It seems that everywhere I look, I see adverts for Grammarly. They have video ads on YouTube and targeted ads on Facebook, Twitter, and Google. I cannot seem to escape their promises of better English performance.
It may seem slightly strange to you, but Grammarly is quite common among native speakers and for good reason. Their software helps you to find mistakes in your spelling and grammar, and then it will prompt you to make changes. This is great for finding silly typos that would otherwise ruin an important e-mail.
Some of my writing correction students want to know whether Grammarly can help them their English writing skills, and it is actually a complex question that requires a long answer. If you are interested, then keep reading.
What is Grammarly?
Grammarly is a piece of software that helps you find errors in your writing. It works as an extension for your browser, a plugin for Microsoft Word, and as a standalone app. It automatically checks your writing and gives you feedback.
This feedback picks up on grammar mistakes, typos, and can also provided feedback on tone (ie it will let you know if you are using informal language in a formal context). As such, it has some definite benefits for people who are learning English.
Is Grammarly Accurate?
To put it simply, Grammarly can find a lot of mistakes in your work but it is not 100% accurate. In fact, as a professional writer and editor I find that it also makes some errors and misses many mistakes.
I personally use Grammarly as a Google Chrome extension but I long ago stopped using it for Microsoft Word. It is quite helpful to have it tell me about typos in my Facebook comments or e-mails, but for serious writing I find it more of a distraction.
Let’s look at some examples to see how good Grammarly really is:
You can see here that Grammar has identified two mistakes. If you hover over those mistakes with your mouse, it will explain that they are both about articles. It suggests changing the first to “the public” and the second to “a ticket.”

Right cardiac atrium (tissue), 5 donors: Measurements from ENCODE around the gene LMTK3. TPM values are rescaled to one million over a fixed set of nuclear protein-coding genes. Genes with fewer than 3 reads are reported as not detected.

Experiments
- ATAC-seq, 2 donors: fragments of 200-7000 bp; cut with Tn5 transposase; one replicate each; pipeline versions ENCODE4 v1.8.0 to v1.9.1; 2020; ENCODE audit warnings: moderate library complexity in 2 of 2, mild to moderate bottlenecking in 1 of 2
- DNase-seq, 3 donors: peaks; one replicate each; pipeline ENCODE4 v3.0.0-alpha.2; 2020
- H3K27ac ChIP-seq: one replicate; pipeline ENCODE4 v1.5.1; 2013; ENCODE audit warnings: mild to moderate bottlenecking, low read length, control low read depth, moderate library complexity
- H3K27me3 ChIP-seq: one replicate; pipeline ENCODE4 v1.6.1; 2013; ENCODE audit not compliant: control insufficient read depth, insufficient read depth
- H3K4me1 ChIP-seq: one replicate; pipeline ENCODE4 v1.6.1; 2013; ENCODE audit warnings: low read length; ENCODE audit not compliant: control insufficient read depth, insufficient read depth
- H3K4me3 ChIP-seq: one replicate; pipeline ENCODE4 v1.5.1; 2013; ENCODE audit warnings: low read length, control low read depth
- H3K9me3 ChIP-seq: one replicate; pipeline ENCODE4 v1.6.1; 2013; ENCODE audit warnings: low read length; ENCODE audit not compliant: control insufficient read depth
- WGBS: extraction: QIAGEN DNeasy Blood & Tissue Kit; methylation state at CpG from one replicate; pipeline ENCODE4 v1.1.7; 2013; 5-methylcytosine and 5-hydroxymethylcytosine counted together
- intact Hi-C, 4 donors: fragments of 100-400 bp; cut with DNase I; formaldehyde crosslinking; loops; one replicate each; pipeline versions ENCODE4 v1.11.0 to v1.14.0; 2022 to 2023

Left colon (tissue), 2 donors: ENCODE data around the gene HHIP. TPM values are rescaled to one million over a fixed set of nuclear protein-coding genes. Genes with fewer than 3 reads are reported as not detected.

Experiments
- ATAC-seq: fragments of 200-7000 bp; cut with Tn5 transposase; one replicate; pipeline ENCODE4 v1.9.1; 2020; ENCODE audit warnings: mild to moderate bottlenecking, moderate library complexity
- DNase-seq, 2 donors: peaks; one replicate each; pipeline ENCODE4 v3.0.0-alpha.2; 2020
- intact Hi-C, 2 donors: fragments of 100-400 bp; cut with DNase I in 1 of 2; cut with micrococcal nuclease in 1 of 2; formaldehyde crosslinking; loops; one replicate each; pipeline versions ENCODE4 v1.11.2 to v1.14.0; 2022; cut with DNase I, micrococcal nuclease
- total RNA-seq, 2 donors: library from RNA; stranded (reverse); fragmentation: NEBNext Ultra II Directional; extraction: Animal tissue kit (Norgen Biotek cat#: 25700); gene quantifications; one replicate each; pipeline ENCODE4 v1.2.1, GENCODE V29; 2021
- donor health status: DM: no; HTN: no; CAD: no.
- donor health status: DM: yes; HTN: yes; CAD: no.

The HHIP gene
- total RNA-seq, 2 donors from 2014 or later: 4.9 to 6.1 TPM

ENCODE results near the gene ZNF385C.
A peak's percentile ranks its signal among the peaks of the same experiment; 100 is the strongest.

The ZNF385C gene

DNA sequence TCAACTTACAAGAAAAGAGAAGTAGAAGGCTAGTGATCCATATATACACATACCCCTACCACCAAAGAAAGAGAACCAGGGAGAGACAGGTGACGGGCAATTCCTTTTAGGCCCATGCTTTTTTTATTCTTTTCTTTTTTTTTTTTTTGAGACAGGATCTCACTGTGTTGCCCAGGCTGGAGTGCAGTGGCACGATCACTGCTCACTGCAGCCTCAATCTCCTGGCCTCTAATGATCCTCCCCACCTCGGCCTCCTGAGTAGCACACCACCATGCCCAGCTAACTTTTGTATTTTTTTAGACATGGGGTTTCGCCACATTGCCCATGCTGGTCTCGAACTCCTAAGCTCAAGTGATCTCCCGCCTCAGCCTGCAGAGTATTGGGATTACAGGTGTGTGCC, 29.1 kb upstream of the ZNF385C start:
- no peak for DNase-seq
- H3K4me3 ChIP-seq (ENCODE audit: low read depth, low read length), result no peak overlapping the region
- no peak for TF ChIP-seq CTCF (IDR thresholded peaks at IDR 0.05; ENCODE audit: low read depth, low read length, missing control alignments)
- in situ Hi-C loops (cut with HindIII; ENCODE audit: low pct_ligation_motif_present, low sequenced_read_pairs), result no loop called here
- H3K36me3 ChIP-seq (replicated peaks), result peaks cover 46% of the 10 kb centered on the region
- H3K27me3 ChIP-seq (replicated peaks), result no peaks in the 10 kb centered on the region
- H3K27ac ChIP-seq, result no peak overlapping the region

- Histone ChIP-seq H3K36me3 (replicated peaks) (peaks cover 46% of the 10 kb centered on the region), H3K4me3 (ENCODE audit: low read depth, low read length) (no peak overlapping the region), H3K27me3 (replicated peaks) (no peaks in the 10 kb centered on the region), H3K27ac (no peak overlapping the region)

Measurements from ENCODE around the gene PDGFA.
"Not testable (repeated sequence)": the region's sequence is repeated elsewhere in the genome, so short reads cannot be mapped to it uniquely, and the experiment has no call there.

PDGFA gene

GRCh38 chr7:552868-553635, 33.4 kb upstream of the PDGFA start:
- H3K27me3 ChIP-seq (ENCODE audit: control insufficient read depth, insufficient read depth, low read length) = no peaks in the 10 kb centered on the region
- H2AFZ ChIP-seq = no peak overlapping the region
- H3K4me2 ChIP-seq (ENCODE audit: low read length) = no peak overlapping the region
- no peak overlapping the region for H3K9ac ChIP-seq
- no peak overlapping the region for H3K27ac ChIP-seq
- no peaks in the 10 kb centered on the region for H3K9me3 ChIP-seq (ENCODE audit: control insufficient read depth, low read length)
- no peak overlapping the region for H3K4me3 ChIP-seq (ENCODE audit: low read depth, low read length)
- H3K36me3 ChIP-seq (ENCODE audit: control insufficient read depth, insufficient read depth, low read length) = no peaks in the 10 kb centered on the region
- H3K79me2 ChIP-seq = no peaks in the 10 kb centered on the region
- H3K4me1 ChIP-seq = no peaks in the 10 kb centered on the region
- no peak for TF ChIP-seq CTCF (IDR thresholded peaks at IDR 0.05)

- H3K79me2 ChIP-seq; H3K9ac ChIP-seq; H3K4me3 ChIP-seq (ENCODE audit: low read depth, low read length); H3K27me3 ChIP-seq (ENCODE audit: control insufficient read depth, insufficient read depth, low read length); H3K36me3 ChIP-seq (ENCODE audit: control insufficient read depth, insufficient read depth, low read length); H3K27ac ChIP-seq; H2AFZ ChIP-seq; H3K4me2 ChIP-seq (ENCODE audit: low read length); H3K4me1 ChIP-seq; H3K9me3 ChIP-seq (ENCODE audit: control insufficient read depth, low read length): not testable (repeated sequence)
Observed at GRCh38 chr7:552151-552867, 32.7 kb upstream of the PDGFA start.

Is this correct?
Yes and no. The first one is correct and the second one is an improvement, but it is not correct. In fact, this passage should be changed more substantially. If someone submitted this as part of my writing correction service, I would make the following changes:
You can see that Grammarly picked up two mistakes and partially corrected them, while an experienced editor was able to find many more errors. I would also provide some feedback about other, non-grammatical issues. For example, you should not say “it is an undeniable truth” because everything is technically deniable. This would harm your score for Task Achievement.
Testing Grammarly Against a Real Editor
It is unfair to make judgments based upon just one example, so let’s look at a few more. I will gather some genuine pieces of writing by real IELTS candidates and then run them through Grammarly.
First, I will show you the video version, but I will include the individual corrections below, too.
You can see that Grammarly has identified several errors here. If you hover the mouse over them, you can see that they will explain a little about the problem: